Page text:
Jasmin now runs her craft business Pendulous Threads www.pendulousthreads.co.uk from home, making bags and accessories with an alternative twist.
How many years have you had your craft business?
I started sewing bags in 2010. After getting asked several times to sell my bags, I then set up a business selling them on an online forum later that year, and found out we were pregnant with my daughter a week later! So the first year and a half was a bit slow with pregnancy and maternity leave.
In May 2013 I closed that original business as it did not suit the direction I wanted to go in, and opened Pendulous Threads to focus my work on a more alternative audience.
Tell us a bit about the things you make
I largely make hand made bags as custom orders -so each item is a one of a kind and tailored towards what a customer needs to suit their individual style.
My customers get to choose their bag from a range of styles, then pick fabrics, add extra pockets, studs, trims or even add a machine embroidery design. The range of bags are generally very practical, as I myself am quite a practical person, but I have recently started to expand into prettier and decorative bags-which are great fun to make!
I am also working on a range that converts the art work of well known tattoo artists into embroidery to feature on the bags, and the new website has a new range of simple lacework accessories from vampire inspired chokers, and mini top hats, to beautiful masquerade masks.
How do you fit crafting around childcare?
This is the hardest part for me as my daughter needs to come first, obviously. She is only little once and I don’t want to miss out on anything – but I am very lucky as my parents live close by and so are a great help with childcare when I do need it. It’s tough when she goes to their house, but she adores them, they have great fun and they try to support our parenting choices too, which is important.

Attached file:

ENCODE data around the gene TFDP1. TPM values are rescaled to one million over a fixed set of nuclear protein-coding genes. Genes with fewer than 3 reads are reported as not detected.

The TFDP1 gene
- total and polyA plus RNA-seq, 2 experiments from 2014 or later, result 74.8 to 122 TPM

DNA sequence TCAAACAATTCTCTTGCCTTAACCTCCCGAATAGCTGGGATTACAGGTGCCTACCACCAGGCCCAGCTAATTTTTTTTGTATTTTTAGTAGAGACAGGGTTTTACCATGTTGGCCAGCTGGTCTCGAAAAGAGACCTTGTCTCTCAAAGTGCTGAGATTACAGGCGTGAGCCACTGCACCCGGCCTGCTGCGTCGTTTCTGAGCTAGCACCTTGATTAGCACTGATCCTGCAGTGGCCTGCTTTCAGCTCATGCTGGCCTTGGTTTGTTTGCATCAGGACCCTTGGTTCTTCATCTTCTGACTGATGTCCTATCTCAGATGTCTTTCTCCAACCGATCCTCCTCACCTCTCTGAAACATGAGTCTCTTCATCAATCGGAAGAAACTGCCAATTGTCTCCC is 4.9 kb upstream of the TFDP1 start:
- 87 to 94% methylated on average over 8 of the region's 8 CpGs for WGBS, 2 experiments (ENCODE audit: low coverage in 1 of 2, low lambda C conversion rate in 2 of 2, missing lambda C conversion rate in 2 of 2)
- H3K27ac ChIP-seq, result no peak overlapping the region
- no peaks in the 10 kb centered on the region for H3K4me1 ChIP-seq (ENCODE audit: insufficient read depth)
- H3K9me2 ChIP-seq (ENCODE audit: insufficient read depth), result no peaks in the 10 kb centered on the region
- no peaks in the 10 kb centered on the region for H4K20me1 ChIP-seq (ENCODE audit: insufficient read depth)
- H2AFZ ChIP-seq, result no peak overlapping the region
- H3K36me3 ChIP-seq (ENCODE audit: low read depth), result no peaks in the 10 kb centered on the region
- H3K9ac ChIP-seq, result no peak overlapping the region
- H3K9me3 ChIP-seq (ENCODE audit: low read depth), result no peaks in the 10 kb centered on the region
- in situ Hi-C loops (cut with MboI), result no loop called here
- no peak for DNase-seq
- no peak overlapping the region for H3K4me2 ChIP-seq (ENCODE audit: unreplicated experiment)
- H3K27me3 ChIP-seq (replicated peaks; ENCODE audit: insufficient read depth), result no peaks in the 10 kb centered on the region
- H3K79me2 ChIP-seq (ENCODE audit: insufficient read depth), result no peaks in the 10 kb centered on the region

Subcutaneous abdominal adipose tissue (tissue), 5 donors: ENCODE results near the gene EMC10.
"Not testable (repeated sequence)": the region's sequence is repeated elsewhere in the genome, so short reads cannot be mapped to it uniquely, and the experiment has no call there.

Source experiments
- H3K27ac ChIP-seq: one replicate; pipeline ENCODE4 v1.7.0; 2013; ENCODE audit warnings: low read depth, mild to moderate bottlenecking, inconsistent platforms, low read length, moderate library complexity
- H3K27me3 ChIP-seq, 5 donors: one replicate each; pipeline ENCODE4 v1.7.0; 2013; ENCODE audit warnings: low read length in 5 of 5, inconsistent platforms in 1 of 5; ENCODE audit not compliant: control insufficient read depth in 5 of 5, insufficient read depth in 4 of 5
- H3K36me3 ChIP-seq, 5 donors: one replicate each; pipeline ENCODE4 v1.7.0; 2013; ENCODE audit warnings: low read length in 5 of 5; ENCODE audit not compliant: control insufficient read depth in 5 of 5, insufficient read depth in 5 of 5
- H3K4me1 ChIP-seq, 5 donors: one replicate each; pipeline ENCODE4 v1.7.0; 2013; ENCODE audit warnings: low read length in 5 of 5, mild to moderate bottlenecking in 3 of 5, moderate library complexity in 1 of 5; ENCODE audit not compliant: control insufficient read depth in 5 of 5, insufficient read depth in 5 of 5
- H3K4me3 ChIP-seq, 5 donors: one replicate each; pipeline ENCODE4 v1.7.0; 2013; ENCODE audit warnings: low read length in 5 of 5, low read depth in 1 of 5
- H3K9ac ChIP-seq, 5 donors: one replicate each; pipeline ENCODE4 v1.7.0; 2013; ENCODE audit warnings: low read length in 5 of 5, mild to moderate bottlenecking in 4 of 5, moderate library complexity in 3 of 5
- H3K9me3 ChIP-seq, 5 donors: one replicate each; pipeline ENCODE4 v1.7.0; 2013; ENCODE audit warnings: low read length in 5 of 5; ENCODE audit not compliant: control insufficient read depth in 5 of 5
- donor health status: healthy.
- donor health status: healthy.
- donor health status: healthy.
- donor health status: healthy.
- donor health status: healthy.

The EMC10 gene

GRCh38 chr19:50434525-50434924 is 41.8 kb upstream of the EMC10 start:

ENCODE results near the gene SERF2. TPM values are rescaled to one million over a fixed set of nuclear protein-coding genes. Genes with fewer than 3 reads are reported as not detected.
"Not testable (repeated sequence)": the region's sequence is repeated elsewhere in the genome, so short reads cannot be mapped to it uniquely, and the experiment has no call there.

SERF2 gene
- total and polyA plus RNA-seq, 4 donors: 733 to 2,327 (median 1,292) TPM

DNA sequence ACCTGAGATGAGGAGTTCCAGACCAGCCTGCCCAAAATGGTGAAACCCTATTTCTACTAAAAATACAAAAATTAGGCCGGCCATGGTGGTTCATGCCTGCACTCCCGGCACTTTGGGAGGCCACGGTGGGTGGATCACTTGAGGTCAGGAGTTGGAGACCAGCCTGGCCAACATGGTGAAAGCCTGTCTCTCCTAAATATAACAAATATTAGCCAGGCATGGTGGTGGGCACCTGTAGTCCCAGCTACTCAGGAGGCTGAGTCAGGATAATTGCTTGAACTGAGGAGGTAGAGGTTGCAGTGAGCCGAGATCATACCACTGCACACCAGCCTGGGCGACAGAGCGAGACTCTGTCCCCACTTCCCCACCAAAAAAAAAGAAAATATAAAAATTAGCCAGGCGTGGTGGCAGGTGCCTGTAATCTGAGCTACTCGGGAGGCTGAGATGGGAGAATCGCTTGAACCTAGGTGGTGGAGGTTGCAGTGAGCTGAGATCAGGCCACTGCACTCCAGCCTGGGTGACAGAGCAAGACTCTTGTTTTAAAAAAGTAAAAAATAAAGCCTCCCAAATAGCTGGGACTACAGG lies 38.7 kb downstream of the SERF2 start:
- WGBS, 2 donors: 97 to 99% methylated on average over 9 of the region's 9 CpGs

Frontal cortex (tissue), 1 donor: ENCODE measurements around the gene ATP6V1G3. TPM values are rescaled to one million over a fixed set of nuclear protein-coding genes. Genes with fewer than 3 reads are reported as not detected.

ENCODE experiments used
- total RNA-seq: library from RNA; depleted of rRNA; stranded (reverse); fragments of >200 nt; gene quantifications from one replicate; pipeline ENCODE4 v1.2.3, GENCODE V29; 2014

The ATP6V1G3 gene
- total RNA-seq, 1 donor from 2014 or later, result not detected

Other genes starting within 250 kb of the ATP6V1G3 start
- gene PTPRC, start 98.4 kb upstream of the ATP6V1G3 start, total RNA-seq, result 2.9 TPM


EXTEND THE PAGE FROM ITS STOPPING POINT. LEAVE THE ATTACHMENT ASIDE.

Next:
When she is at home it’s all very stop start, so sometimes I don’t get to work in the day, then I am up until 2am sewing! But that’s what I signed up for so it’s fine. I love what I do thankfully so it’s never a chore.
Do you find your business is a good way to generate extra cash or do you do it simply for the love of it?
I am not going to get rich making bags, but I love my job, sewing is what calms me and drives my creativity. I am happier doing this than I ever have been, it brings a great sense of personal achievement and customer feedback is so precious – if it helps towards the household bills too then that’s perfect for us.
I think being a WAHM is a wonderful thing to do if you have the opportunity, but from personal experience I would say expect that sometimes it can take a little longer to get to where you want it to be simply because juggling the two under one roof can be a little difficult. Really you need to decide what you want out of it. Personally I love working, but I also need to be around my daughter – so this is the perfect balance. I know I could earn more working part time elsewhere and it would be considerably less stressful, but sewing makes me happy, and then I can be a happy Mommy for my daughter.
What are your inspirations?
I draw my inspirations from a variety of mediums, some from styles and subcultures such as steampunk, then more obvious things such as music, film and the tattoo industry.